Nicola Curtis

I am now three years post-surgery and have been training well and back competing in races. In September 2017 I ran my half marathon debut and won at the ABP Coastal Half Marathon in 1.28.15 which gave me a championship entry into London marathon for 2018, which was going to be my next challenge – my sister Lindsay also had a qualifying championship time and our plan was to get stuck into marathon training in the new year.

The day for London came and with it came the heat – a blistering hot day… this worried us a bit but Lindsay and I both decided to stick to the plan of 6.45 mile pace. In hindsight we should have started off slower but you never know how much the heat is going to affect you on the day.

We were going okay and on target until around 10 miles when I started to falter, I was having to take water on at every mile, which is very unlike me. The heat was getting to me a lot and there was still a long way to go. From this point I ran and walked the remainder of the race.

Lindsay and I lost each other just after 10 mile but amazingly found each other again at mile 21 and we helped each other through the last 5 miles – Lindsay was in quite a bad way but we made it to the end crossing the line hand in hand which was a fantastic outcome to a very tough day!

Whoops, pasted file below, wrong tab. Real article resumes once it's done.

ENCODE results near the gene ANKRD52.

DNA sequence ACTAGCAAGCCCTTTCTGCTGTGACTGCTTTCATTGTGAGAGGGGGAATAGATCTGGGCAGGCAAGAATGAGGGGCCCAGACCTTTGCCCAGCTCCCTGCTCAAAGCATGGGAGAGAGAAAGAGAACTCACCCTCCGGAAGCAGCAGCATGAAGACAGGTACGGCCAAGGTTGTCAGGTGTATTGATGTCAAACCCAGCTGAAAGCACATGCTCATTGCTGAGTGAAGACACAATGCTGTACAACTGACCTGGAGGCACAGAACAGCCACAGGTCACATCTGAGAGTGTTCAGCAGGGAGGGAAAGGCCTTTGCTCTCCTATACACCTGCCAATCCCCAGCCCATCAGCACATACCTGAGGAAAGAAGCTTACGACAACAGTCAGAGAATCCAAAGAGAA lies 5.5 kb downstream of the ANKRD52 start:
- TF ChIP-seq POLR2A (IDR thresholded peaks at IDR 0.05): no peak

“People always talk about the ‘runners high’ and this is so true. There is no better feeling than knowing all your hard work has paid off.”

Running can be a bit of a rollercoaster ride with lots of  ups and downs which I have experienced over the years, it can be a tough and brutal sport when injuries persist and stop you training and competing but it can also be the most exhilarating thing too. People always talk about the ‘runners high’ and this is so true. There is no better feeling than knowing all your hard work has paid off after running a PB at a race.

I hope to bring my time down over the half marathon distance this year and then aim to run another spring marathon next year to give it another bash – the marathon has not beaten me just yet!!

Keep checking in with us on our blog to hear more inspiring HIGH5 Stories. Got your own sporting story to share? Tell us on Facebook, Twitter or Instagram